Let’s start with the Uni. All institution have their flaws, and before leaving TAMK I thought that things in Finland were far away from perfect, now I think that TAMK is a perfect school! 😀 Communication with the school has been more than troubling, the first day of school they cut credits from courses and shortened the exchange time! What a pleasant surprise. The facilities are, well, let’s just say that from the last century without renovation so you get the idea. But as in yin-yang, there is always something positive in bad, and it is not all bad! The teaching is good, in my Business English course and the Marketing Communication especially have been pleasant surprises all-in-all, and the tests have been way easier than in Finland so far, can’t complain about that!

Finding an apartment hasn’t been a problem for any friends that I have made, just prepare to pay around the same as in Finland and you are good to go! This brings the blog nicely to the prices, it is cheap here. With the grant provided, you will survive just fine. I had my expectations a bit higher just in case but the reality is that everything is cheaper. I cannot recommend enough to come to Portugal if you wish to travel during the exchange, Marocco, Malta and Madeira are all just 20 euros away, and by plane! I have already been to Spain and have trips booked to Malta and Madeira for the near future, and that is something!

To make it short, it is nice to experience a new culture in day-to-day life but I can now say that the culture in Finland is unbeatable. Here people are always late and almost nothing works at a general level, thank goodness people are super friendly! After the exchange, and already, I appreciate Finland more than ever!

Now I am just going to sit back, relax and try my best to adapt to the culture for rest of the time in here!

Atte Hurme

Porto – I am back!

This is my second time in the most beautiful city in Portugal, Porto. I was doing a study exchange last year for one semester and I felt like coming back – so here I am! I am studying and doing my internship and thesis here. This time it is different – I am doing my internship and not just studying.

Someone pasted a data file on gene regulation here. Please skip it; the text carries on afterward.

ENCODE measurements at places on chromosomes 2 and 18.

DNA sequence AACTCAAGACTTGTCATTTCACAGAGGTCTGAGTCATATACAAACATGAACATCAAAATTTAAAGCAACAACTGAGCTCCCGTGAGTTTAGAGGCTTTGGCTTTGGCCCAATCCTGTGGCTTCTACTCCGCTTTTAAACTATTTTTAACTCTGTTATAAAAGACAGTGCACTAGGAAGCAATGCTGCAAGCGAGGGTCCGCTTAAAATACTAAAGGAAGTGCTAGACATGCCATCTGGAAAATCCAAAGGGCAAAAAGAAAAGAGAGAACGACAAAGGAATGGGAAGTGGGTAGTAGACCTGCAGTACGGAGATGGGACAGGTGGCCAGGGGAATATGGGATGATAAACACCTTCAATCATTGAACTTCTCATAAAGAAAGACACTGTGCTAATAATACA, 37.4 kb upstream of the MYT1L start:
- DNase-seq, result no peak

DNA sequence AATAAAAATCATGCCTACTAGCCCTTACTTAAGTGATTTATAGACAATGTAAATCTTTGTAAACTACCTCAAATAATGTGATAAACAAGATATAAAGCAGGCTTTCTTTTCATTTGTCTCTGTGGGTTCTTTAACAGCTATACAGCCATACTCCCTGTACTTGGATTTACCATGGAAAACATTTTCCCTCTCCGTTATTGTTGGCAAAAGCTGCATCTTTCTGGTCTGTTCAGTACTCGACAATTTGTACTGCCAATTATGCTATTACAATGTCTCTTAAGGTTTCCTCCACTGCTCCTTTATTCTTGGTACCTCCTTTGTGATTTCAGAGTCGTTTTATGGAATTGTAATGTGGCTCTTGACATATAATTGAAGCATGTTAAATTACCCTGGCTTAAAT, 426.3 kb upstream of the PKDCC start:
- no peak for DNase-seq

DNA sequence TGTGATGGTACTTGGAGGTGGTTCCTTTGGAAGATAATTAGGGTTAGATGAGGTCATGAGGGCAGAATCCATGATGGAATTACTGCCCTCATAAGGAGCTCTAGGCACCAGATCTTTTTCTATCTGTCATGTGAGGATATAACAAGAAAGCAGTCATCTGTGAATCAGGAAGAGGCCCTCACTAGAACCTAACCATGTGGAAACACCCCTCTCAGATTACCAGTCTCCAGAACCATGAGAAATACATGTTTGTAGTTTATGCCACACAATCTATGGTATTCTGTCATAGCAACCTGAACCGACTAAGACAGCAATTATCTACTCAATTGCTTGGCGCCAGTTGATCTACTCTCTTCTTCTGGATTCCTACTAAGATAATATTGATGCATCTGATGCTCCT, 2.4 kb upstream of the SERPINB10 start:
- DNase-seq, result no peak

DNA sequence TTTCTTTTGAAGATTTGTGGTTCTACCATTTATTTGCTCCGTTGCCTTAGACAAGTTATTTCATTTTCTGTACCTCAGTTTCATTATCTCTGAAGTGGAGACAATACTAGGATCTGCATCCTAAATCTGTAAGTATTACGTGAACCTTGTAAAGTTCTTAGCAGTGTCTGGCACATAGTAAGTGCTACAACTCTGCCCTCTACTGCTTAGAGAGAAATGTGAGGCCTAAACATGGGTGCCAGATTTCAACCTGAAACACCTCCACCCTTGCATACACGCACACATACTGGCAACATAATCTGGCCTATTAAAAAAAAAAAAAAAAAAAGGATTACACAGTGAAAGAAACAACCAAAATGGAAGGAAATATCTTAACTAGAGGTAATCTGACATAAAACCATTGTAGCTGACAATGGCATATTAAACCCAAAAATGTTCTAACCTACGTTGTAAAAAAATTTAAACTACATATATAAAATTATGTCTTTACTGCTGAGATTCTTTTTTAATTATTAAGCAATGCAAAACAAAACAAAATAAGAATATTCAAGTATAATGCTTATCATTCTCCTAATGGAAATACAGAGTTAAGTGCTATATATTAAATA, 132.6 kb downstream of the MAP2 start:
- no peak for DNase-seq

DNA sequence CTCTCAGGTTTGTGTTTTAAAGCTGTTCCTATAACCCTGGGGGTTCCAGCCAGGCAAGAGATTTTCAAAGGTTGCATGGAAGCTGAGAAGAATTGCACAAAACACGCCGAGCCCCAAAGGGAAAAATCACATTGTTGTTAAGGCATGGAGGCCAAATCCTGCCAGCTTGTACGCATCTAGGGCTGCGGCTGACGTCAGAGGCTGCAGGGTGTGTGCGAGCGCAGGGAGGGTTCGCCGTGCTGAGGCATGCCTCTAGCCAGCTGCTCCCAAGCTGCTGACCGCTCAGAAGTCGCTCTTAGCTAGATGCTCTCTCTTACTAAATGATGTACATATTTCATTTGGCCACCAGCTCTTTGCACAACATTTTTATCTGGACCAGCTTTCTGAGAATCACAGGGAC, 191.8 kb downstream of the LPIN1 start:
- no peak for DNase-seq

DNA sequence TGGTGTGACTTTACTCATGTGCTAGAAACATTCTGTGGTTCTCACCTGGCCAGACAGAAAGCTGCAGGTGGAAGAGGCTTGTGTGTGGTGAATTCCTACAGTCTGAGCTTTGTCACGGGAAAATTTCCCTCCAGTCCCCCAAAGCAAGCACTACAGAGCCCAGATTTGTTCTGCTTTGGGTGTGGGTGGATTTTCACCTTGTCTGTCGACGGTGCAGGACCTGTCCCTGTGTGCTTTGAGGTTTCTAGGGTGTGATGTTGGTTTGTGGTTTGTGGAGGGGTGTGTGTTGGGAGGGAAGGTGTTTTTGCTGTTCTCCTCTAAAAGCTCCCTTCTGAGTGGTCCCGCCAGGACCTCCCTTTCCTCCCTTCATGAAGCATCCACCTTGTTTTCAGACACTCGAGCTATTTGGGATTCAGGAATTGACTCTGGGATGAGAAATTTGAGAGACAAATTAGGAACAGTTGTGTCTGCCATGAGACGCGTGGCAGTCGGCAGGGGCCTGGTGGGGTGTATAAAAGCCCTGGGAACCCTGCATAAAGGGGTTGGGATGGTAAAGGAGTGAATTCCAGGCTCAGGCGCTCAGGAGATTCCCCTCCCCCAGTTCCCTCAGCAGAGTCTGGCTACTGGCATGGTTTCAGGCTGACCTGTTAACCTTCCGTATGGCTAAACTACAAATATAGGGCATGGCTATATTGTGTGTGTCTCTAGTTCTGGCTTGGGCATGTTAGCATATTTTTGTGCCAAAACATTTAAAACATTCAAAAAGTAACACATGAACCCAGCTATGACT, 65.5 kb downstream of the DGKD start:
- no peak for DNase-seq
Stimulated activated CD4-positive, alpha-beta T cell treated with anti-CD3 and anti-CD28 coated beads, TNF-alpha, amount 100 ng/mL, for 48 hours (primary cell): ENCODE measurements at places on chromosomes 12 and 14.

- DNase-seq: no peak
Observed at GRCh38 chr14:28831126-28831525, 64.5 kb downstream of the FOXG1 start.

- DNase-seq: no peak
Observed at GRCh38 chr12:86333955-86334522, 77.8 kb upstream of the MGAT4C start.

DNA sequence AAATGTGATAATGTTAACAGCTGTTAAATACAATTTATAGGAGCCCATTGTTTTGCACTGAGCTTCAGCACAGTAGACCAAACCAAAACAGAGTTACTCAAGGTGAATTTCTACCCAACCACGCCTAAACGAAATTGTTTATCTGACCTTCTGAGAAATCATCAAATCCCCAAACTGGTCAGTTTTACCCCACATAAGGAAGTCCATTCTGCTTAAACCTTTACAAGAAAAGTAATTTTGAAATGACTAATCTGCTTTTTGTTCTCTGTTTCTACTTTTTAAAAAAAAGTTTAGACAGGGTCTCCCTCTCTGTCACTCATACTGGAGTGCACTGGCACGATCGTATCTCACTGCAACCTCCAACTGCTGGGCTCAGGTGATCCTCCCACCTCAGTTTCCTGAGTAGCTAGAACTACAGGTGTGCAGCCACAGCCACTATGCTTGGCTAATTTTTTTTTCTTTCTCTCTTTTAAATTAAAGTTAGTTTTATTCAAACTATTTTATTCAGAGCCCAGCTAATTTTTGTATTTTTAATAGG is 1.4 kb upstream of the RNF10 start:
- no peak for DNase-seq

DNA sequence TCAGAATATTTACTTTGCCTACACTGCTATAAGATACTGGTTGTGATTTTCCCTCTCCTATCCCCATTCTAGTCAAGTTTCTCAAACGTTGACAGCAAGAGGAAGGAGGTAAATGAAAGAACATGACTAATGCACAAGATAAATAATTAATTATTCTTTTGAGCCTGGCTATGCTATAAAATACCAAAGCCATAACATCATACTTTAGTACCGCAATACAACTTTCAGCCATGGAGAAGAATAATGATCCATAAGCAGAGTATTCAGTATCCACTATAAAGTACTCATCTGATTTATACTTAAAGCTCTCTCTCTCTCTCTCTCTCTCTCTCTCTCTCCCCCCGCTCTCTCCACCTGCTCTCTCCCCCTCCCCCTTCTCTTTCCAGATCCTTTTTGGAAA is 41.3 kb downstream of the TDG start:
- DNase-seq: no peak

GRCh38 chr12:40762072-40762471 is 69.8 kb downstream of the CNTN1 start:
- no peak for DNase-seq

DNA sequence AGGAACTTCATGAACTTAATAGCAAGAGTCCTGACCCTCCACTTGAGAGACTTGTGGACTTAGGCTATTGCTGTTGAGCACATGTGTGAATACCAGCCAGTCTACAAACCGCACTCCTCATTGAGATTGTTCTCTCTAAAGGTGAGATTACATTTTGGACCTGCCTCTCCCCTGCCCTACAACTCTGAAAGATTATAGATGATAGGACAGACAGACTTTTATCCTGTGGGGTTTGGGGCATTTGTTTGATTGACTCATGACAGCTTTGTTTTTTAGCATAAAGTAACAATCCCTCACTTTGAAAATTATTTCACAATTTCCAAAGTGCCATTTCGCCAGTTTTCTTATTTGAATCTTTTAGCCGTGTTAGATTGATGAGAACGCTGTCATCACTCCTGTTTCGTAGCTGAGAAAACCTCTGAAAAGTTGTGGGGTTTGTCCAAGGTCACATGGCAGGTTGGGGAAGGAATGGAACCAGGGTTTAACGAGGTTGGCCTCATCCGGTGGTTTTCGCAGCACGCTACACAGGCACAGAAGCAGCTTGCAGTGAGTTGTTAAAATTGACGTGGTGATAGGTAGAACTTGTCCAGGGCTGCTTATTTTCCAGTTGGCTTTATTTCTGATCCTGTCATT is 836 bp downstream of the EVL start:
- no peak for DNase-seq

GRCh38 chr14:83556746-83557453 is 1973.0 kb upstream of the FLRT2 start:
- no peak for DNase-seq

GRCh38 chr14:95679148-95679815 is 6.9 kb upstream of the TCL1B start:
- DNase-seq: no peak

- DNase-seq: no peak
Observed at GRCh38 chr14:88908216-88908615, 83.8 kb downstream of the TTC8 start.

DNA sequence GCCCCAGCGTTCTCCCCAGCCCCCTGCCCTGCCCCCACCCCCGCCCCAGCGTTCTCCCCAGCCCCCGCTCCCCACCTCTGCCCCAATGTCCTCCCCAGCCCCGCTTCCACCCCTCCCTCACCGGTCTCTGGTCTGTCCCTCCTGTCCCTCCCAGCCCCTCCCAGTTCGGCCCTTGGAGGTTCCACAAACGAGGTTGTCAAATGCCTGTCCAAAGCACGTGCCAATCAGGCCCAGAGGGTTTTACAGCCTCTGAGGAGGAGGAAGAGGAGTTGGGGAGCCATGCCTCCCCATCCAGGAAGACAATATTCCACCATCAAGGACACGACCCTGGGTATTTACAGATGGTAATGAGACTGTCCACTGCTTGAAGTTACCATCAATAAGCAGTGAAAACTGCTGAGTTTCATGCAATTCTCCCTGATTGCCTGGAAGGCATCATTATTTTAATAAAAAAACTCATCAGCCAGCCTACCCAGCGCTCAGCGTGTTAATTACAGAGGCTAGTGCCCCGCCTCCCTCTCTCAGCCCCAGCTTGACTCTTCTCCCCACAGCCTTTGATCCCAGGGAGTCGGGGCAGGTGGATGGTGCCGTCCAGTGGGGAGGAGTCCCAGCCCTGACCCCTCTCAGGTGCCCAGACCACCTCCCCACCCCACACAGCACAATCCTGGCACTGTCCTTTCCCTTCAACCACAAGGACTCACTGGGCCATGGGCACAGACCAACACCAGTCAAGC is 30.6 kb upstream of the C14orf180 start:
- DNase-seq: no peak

The internship company is different compared to the average company in Finland. I am working as a lean engineer in a quite small manufacturing company. In Finland there isn’t many small manufacturing companies anymore because it is too expensive, the automation is on and the bigger companies have taken over. It is really interesting to see how it is done here and how a small company can still run independently.
The working culture is different, people are working really hard in Portugal and the manual working phases are still there, and by that I mean a lot of paper, for example. Working days are longer and vacations are shorter.

I haven’t had too much spare time since I am studying, doing my internship and also working from here for a Finnish company too. The spare time I have, I love to spend in the garden enjoying the sun and going to the beach, having long walks in the city and meeting friends. It is an amazing country and I am really grateful being able to be here and I have learned a lot.

Olá! Greetings from Portugal!

Hello Finland!

I study to be a nurse and I wanted to do my intership in other country. So here I am, in Portugal, city called Coimbra. Sebtember and specially October have been so warm; over 30 degrees most of the days.  No complaints…

 

Work place

I work at a university hospital at the infectious department. In the ward, there is lots of different kind of patients; HIV, pneumonia, cancer, drug users etc. I have done so many different things, for example taking blood examples, treated the wounds, diluted antibiotics and I have given intravenous medication to patiens. 

 

Free time